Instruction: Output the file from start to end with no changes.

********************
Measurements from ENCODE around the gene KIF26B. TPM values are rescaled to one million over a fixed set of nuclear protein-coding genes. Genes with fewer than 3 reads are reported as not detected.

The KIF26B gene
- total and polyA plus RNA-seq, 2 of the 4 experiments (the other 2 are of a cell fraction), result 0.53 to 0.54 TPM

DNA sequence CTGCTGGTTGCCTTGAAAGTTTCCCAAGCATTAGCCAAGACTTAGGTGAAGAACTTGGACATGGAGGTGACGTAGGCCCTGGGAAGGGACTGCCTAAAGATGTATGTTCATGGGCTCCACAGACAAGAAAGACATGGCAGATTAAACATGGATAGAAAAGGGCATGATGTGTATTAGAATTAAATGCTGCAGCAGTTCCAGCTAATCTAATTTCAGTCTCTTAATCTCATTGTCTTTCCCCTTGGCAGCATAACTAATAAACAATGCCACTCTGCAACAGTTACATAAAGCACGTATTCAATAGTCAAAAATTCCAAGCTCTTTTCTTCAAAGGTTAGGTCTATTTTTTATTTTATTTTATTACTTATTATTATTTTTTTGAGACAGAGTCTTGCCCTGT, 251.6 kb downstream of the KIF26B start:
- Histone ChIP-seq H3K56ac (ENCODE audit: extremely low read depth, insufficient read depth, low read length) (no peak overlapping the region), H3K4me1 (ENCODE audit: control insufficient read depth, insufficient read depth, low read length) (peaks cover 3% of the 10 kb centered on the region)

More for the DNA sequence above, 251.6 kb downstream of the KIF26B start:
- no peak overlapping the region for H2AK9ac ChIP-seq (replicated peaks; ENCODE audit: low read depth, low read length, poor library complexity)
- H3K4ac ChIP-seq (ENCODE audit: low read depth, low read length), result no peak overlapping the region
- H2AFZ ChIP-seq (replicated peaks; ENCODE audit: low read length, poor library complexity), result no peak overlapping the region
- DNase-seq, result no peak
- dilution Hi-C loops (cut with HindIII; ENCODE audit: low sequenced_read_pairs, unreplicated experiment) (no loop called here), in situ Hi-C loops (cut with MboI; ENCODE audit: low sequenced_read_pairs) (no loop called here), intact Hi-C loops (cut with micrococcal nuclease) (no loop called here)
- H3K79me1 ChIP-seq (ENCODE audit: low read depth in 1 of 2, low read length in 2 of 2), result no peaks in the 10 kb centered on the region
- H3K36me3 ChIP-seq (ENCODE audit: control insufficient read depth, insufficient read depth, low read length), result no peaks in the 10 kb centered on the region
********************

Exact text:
Measurements from ENCODE around the gene KIF26B. TPM values are rescaled to one million over a fixed set of nuclear protein-coding genes. Genes with fewer than 3 reads are reported as not detected.

The KIF26B gene
- total and polyA plus RNA-seq, 2 of the 4 experiments (the other 2 are of a cell fraction), result 0.53 to 0.54 TPM

DNA sequence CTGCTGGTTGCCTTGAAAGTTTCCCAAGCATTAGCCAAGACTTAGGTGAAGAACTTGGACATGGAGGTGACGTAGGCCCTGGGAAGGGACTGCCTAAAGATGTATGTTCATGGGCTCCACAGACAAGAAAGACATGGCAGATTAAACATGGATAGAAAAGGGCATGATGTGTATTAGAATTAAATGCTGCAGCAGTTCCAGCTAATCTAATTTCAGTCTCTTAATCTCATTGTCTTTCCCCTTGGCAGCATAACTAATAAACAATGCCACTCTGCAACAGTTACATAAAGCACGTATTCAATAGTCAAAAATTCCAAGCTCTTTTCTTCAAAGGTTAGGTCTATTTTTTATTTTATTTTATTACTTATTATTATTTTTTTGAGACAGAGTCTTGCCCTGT, 251.6 kb downstream of the KIF26B start:
- Histone ChIP-seq H3K56ac (ENCODE audit: extremely low read depth, insufficient read depth, low read length) (no peak overlapping the region), H3K4me1 (ENCODE audit: control insufficient read depth, insufficient read depth, low read length) (peaks cover 3% of the 10 kb centered on the region)

More for the DNA sequence above, 251.6 kb downstream of the KIF26B start:
- no peak overlapping the region for H2AK9ac ChIP-seq (replicated peaks; ENCODE audit: low read depth, low read length, poor library complexity)
- H3K4ac ChIP-seq (ENCODE audit: low read depth, low read length), result no peak overlapping the region
- H2AFZ ChIP-seq (replicated peaks; ENCODE audit: low read length, poor library complexity), result no peak overlapping the region
- DNase-seq, result no peak
- dilution Hi-C loops (cut with HindIII; ENCODE audit: low sequenced_read_pairs, unreplicated experiment) (no loop called here), in situ Hi-C loops (cut with MboI; ENCODE audit: low sequenced_read_pairs) (no loop called here), intact Hi-C loops (cut with micrococcal nuclease) (no loop called here)
- H3K79me1 ChIP-seq (ENCODE audit: low read depth in 1 of 2, low read length in 2 of 2), result no peaks in the 10 kb centered on the region
- H3K36me3 ChIP-seq (ENCODE audit: control insufficient read depth, insufficient read depth, low read length), result no peaks in the 10 kb centered on the region